The theme of the performance of the nine-year-old troupe is “Taiwan, The Heart of Asia”. The troupe has performed in Jakarta and Surabaya before moving on to India for performances. Chennai is the first stop and New Delhi is the last lag in India.

The troupe, which has been dubbed Taiwan's "Cirque du Soleil," has since produced shows that highlight Taiwan's diverse culture, and has toured more than 50 cities and 20 countries around the world to showcase its unique Taiwanese style entertainment.

According to Ambassador Tien Chung Kwang, FOCA was chosen to represent the cultural diplomacy project because it embodies the hardworking Taiwanese spirit and has taken this unique spirit to the world stage.

The 75-minute “Taiwan, The Heart of Asia”, which incorporates the diabolo, cyr wheel, aerial silks and other circus skills with Hakka and Aboriginal music and dances, is rooted in Taiwanese culture and will give Indian audiences a taste of Taiwan's different cultures.

FOCA was formed by a group of young generation born in the 1990s and it incorporates traditional, local and street cultures with theater arts to create a modern circus art form that belongs to Taiwan. It is also the only Taiwanese circus troupe to have been invited to the Festival of d’Avignon in France and the Edinburgh Festival Fringe in Scotland.

Aside from trade between India and Taiwan, cultural connection is equally important. Therefore, the purpose of the FOCA’s visit is to promote Taiwanese culture and closer bounds between India and Taiwan. “This event brings many young professional artists to the Indian audiences. It will be a great opportunity to bridge two peoples together,” said Ambassador Tien.

The event is cosponsored by Federation of Indian Chambers of Commerce & Industry, Taiwan Chamber of Commerce in Delhi, Rotary Club of Delhi Garden City and Taiwan External Development Council - TAITRA New Delhi Office. The event is free of admission and open to the public.

How two college dropouts made $860 million fortune by age 23

LOS ANGELES, July 2: They didn’t complete a single year of college, but Henrique Dubugras, 23, and Pedro Franceschi, 22, have already amassed a veteran’s share of Silicon Valley experience. Now they have the net worth to match.

They are the founders and top executives of Brex Inc. a fintech startup recently valued at $2.6 billion, with an unlikely origin story. Dubugras was just 14 when he built his first company, the maker of an online video game, and shut it down after getting notices for patent infringement. Soon after, he teamed up with Franceschi for another venture -- payment processor, which grew to 150 employees before they sold it in 2016. The pair then enrolled at Stanford University, but didn’t make through freshman year before dropping out to found Brex.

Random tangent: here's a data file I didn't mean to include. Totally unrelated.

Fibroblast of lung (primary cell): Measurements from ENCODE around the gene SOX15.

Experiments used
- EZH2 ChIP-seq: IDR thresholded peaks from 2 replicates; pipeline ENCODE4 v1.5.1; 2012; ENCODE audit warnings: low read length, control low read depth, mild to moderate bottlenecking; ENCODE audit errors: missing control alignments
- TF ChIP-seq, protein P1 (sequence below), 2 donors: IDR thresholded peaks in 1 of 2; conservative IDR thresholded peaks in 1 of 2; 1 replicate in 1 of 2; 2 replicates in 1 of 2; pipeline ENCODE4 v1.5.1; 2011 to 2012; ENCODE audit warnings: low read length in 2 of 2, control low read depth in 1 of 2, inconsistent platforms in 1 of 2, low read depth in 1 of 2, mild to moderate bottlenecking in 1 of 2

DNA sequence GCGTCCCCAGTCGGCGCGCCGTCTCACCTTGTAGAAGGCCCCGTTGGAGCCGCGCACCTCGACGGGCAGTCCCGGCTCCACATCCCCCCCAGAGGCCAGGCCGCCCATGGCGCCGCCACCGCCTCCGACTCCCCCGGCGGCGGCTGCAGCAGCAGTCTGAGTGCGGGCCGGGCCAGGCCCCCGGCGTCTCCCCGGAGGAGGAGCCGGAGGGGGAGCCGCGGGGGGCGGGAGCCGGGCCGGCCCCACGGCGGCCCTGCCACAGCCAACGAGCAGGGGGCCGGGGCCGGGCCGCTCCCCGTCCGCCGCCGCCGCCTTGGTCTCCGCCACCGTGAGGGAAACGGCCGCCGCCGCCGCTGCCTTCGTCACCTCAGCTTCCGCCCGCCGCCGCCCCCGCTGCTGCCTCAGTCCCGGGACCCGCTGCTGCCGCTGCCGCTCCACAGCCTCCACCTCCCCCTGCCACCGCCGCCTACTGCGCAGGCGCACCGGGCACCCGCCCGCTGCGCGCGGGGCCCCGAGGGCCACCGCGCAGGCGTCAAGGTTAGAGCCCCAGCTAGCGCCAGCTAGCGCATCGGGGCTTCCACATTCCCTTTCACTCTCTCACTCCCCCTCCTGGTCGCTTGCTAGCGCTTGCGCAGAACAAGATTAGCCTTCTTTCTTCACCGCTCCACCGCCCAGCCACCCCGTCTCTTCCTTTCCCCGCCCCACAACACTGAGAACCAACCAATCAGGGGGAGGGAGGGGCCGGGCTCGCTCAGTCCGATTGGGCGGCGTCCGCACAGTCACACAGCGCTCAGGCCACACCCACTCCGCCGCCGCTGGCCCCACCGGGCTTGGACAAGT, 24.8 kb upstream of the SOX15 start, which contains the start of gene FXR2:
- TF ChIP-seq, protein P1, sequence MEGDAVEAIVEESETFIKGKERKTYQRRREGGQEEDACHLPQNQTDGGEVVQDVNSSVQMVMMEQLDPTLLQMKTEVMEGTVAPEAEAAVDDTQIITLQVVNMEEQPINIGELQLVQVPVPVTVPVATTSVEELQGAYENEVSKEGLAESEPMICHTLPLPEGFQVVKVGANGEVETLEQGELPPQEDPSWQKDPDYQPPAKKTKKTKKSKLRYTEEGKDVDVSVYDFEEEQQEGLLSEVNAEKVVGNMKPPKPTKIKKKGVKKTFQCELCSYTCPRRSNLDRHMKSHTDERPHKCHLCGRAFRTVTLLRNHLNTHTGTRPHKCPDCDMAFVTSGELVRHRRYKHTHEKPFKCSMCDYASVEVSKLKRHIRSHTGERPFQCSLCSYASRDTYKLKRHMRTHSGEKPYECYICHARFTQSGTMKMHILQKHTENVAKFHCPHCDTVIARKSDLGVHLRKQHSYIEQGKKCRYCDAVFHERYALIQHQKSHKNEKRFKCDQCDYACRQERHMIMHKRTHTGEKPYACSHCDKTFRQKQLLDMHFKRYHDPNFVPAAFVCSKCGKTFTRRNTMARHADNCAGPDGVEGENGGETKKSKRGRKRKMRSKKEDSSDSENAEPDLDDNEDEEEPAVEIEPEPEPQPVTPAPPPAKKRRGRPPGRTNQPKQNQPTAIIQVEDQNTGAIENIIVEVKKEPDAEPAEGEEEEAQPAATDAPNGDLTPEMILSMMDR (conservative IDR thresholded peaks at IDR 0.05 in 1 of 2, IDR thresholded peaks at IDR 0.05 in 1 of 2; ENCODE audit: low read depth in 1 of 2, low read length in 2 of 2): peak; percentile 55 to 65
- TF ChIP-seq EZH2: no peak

Brex, which launched its first product last year, has become a fintech darling, catapulting its founders into the ranks of the richest entrepreneurs -- on paper at least. Today their stakes in the company are worth an estimated $430 million each, according to an analysis by EquityZen, a marketplace for shares of tech firms that haven’t yet gone public.

The pair’s ascent is rapid even by Silicon Valley standards, where dropping out of Stanford to launch a startup is almost a cliché. Brex, founded two years ago, has become one of the fastest American companies ever to reach a multibillion-dollar valuation, joining the ranks of startups like Uber Technologies Inc. and scooter unicorns Lime and Bird Rides Inc.

In 2017, Brex was valued at $25 million, according to data from PitchBook. Its latest funding round pegged its valuation at more than $2 billion. The company’s key product is a credit card for startups and their employees that relies on real-time data, rather than traditional credit scores. One of the drivers of Brex’s towering valuation, its founders have said, is its potential to expand into other businesses.

The firm has also recently introduced credit cards for e-commerce and life-sciences companies. In addition to cards for startups, Brex has said it plans to cater to larger firms, offering cards with tailored rewards as well as expense management.

Brex declined to comment for this story. Dubugras had said previously that Brex’s new e-commerce business accounts for about one-third of its revenue.

Another fintech wunderkind, Max Levchin, who at 23 co-founded a company that would eventually become PayPal Holdings Inc., is an investor in Brex. So is Peter Thiel, also a PayPal co-founder, as well as the Kleiner Perkins Digital Growth Fund and Ribbit Capital.